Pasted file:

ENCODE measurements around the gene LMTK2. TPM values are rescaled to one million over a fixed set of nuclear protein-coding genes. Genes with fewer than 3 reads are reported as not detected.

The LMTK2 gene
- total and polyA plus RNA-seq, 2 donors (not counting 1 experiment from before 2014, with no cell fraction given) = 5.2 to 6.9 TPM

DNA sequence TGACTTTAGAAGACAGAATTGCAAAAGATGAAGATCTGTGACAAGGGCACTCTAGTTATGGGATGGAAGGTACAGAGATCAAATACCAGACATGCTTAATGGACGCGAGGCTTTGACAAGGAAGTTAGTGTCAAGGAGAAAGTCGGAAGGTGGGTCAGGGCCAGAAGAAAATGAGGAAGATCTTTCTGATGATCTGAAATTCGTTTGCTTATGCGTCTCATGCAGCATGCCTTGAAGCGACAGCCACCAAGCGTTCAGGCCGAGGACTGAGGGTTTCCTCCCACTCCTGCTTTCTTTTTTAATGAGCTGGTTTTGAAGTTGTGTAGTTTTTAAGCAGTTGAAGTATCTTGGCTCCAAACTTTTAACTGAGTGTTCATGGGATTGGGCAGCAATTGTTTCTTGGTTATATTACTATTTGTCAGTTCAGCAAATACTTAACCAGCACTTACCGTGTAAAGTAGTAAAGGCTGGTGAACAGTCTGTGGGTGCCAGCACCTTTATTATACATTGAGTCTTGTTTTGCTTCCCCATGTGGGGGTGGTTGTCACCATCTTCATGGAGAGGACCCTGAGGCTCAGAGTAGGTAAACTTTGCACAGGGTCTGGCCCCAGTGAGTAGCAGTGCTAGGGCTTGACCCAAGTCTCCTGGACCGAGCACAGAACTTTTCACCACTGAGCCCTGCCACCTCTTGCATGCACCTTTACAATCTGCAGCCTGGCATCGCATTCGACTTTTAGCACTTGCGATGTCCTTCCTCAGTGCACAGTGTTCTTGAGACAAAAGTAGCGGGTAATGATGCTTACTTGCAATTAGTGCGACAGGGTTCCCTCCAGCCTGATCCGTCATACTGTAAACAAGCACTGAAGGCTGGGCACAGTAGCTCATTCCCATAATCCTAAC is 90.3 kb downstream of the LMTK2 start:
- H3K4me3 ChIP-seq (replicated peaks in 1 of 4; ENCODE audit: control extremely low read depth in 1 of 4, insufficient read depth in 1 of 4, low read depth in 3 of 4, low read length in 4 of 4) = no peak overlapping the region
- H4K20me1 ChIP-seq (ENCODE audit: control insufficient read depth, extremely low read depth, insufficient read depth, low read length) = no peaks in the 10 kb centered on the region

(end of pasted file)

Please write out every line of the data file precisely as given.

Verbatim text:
ENCODE measurements around the gene LMTK2. TPM values are rescaled to one million over a fixed set of nuclear protein-coding genes. Genes with fewer than 3 reads are reported as not detected.

The LMTK2 gene
- total and polyA plus RNA-seq, 2 donors (not counting 1 experiment from before 2014, with no cell fraction given) = 5.2 to 6.9 TPM

DNA sequence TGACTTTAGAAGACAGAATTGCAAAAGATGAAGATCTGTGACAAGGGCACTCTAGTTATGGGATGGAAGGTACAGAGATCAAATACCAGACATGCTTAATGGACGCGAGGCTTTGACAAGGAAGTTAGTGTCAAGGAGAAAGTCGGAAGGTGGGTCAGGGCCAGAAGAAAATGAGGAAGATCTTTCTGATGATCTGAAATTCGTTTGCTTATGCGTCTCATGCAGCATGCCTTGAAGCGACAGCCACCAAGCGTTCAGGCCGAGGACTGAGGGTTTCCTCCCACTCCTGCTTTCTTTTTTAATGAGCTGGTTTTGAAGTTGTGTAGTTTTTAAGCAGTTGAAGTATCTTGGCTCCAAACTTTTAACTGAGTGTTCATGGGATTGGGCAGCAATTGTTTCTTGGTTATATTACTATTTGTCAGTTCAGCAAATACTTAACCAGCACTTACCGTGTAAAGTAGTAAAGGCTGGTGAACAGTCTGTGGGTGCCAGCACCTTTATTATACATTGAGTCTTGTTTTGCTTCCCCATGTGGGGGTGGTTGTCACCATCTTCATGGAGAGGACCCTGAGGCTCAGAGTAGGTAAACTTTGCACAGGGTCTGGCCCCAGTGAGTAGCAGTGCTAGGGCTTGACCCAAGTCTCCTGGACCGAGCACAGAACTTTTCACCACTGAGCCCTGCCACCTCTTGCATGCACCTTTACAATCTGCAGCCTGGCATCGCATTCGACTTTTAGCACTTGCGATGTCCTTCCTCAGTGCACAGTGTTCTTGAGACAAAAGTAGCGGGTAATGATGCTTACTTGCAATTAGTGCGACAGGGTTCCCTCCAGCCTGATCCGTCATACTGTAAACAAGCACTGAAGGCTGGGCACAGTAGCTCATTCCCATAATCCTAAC is 90.3 kb downstream of the LMTK2 start:
- H3K4me3 ChIP-seq (replicated peaks in 1 of 4; ENCODE audit: control extremely low read depth in 1 of 4, insufficient read depth in 1 of 4, low read depth in 3 of 4, low read length in 4 of 4) = no peak overlapping the region
- H4K20me1 ChIP-seq (ENCODE audit: control insufficient read depth, extremely low read depth, insufficient read depth, low read length) = no peaks in the 10 kb centered on the region